I fully support a close season however I think the old period from the 14th March to 16th June wasn’t really applicable for Carp. Carp in the UK are generally the last fish to spawn and need quite an extended period of warm weather – something we don’t really experience until well into May. Leaving Carp alone during and after spawning is essential to ensure they recover from this stressful event. Allowing them to recover also ensures they will have a better chance of continuous growth a stressed fish does not grow ask anyone that has knowledge of aquaculture. I also believe the abolition of the close season has contributed poor autumn fishing. I know one lake I used to fish in Norfolk that was an excellent autumn venue until they removed the close season. Generally you could expect the fishing to pick-up, after the normal late summer lull around late August and the peak of certainly my action would be around mid-October. Not any more it’s not unusual now for the lake to only produce a handful of fish after September and the last fish of the year can be banked as early has the first week of October.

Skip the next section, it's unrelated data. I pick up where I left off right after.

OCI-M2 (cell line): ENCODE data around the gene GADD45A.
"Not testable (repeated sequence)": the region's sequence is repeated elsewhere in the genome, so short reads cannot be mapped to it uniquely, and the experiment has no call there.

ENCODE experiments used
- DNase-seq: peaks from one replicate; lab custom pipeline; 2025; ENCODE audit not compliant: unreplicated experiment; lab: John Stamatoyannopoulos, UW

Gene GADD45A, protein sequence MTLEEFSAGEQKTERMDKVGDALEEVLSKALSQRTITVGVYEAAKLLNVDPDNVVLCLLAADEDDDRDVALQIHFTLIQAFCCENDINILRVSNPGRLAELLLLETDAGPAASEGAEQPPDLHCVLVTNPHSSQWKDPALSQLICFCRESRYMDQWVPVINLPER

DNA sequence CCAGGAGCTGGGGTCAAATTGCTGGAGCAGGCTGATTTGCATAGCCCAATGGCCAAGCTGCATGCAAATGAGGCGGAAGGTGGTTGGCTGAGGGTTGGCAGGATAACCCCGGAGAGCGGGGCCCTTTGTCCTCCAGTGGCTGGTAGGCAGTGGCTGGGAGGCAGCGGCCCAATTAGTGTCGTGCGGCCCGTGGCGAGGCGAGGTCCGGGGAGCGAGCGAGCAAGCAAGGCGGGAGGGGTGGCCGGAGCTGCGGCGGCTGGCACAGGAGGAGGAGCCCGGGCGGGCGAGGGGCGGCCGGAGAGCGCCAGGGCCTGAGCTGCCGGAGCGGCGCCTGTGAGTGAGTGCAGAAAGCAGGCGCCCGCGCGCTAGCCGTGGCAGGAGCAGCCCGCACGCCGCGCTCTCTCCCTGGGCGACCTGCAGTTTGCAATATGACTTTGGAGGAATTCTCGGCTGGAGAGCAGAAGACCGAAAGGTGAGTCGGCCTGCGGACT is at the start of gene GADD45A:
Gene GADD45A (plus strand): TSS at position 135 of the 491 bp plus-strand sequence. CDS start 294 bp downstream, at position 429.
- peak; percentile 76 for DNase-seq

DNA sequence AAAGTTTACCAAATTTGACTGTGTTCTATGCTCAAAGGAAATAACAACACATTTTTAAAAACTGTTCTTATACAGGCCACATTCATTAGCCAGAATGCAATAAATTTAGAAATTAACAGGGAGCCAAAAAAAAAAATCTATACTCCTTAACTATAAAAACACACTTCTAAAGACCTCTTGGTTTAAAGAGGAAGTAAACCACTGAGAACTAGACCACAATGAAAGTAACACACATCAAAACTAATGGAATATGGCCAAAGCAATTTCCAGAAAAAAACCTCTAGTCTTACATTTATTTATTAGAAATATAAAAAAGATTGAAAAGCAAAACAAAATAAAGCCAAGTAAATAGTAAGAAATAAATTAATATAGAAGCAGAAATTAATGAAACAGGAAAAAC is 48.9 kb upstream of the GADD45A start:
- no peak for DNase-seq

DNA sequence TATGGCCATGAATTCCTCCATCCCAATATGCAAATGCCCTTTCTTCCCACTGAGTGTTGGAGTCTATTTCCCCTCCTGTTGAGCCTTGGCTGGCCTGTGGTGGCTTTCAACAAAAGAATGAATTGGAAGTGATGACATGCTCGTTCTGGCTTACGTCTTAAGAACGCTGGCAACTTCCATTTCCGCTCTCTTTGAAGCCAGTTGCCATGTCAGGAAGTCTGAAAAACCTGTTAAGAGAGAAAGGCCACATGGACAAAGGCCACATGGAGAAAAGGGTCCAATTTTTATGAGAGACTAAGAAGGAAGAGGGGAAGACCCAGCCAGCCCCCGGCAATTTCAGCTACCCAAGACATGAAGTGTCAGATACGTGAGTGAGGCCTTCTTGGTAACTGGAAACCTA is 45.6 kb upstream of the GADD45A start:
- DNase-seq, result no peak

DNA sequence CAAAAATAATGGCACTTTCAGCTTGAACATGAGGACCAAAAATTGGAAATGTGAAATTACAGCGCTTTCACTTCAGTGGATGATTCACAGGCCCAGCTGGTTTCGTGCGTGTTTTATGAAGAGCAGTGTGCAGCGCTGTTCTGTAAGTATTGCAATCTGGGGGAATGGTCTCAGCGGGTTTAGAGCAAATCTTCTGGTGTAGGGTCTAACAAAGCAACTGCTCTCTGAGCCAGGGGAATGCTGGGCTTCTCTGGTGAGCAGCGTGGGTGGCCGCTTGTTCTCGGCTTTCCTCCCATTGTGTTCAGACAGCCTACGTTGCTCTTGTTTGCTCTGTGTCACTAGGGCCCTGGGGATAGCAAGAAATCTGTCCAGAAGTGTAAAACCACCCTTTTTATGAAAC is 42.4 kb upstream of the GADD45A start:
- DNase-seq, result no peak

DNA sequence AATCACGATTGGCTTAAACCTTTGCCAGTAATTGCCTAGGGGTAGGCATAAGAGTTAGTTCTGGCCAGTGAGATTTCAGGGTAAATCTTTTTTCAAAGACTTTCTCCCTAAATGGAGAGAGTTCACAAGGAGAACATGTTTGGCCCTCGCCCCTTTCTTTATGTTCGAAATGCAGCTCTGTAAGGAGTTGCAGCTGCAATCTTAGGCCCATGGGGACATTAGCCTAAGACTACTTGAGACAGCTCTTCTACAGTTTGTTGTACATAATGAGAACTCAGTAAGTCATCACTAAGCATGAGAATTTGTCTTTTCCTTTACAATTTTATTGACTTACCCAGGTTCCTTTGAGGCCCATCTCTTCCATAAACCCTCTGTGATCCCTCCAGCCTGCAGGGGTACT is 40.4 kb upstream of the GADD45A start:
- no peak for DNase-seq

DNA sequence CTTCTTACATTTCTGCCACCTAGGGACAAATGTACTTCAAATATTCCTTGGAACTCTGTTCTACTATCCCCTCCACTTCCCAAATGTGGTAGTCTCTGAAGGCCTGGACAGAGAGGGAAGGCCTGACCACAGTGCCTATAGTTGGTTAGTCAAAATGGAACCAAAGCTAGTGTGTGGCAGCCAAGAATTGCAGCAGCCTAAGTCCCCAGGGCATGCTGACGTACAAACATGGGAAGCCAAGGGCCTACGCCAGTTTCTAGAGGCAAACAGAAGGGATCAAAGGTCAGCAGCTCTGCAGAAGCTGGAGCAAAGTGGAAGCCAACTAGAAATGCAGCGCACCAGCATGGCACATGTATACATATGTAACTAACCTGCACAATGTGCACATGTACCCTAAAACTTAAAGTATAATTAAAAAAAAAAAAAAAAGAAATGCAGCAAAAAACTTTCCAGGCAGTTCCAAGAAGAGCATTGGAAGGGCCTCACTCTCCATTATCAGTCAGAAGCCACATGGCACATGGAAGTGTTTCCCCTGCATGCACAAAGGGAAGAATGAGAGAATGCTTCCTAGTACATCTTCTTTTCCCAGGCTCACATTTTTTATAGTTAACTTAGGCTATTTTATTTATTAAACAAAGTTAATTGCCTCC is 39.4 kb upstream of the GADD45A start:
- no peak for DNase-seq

Another aspect I have noticed is Carp stocked in lakes with close seasons seem to grow more consistently. I’m sure this is all down to stress levels and giving the fish an opportunity to behave and feed freely without a fear of being caught. Certainly the owner of the world record holding venues Euro Aqua’s attitude to this aspect is to close the lake for two months each year when they are likely to be most active i.e. July and August.